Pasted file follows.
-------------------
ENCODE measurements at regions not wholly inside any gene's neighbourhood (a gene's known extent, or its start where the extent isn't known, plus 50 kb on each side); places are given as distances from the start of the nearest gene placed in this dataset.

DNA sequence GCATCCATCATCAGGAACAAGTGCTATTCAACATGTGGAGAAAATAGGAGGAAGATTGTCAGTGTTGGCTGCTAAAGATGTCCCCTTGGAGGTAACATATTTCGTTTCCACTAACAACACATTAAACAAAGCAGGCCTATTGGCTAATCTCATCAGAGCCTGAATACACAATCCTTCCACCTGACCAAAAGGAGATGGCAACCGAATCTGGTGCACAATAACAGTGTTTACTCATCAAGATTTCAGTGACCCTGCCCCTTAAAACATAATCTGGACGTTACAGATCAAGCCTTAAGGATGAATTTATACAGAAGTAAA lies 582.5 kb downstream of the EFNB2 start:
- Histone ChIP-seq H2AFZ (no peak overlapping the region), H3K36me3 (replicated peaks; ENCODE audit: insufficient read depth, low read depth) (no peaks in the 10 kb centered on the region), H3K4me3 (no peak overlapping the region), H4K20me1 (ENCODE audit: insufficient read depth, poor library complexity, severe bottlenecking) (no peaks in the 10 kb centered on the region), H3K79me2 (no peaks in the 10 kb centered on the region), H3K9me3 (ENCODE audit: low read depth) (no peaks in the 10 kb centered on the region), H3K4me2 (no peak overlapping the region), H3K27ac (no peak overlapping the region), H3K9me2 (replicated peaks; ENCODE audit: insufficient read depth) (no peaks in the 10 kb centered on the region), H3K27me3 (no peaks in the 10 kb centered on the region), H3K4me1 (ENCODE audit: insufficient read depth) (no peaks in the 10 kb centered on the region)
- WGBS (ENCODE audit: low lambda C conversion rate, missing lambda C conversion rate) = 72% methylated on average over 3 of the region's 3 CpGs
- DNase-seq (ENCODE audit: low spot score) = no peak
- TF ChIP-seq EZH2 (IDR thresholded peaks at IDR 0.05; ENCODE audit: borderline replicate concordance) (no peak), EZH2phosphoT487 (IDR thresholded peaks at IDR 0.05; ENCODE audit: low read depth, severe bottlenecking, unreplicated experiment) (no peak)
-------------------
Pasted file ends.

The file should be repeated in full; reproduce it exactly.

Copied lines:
ENCODE measurements at regions not wholly inside any gene's neighbourhood (a gene's known extent, or its start where the extent isn't known, plus 50 kb on each side); places are given as distances from the start of the nearest gene placed in this dataset.

DNA sequence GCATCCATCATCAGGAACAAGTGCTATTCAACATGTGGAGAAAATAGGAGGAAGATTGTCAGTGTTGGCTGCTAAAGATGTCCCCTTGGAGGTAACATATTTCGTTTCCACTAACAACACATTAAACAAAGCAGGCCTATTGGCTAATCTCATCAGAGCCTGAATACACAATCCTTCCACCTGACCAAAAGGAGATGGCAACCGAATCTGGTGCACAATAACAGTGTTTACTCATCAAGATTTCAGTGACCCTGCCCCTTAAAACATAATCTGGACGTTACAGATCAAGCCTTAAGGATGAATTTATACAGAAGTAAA lies 582.5 kb downstream of the EFNB2 start:
- Histone ChIP-seq H2AFZ (no peak overlapping the region), H3K36me3 (replicated peaks; ENCODE audit: insufficient read depth, low read depth) (no peaks in the 10 kb centered on the region), H3K4me3 (no peak overlapping the region), H4K20me1 (ENCODE audit: insufficient read depth, poor library complexity, severe bottlenecking) (no peaks in the 10 kb centered on the region), H3K79me2 (no peaks in the 10 kb centered on the region), H3K9me3 (ENCODE audit: low read depth) (no peaks in the 10 kb centered on the region), H3K4me2 (no peak overlapping the region), H3K27ac (no peak overlapping the region), H3K9me2 (replicated peaks; ENCODE audit: insufficient read depth) (no peaks in the 10 kb centered on the region), H3K27me3 (no peaks in the 10 kb centered on the region), H3K4me1 (ENCODE audit: insufficient read depth) (no peaks in the 10 kb centered on the region)
- WGBS (ENCODE audit: low lambda C conversion rate, missing lambda C conversion rate) = 72% methylated on average over 3 of the region's 3 CpGs
- DNase-seq (ENCODE audit: low spot score) = no peak
- TF ChIP-seq EZH2 (IDR thresholded peaks at IDR 0.05; ENCODE audit: borderline replicate concordance) (no peak), EZH2phosphoT487 (IDR thresholded peaks at IDR 0.05; ENCODE audit: low read depth, severe bottlenecking, unreplicated experiment) (no peak)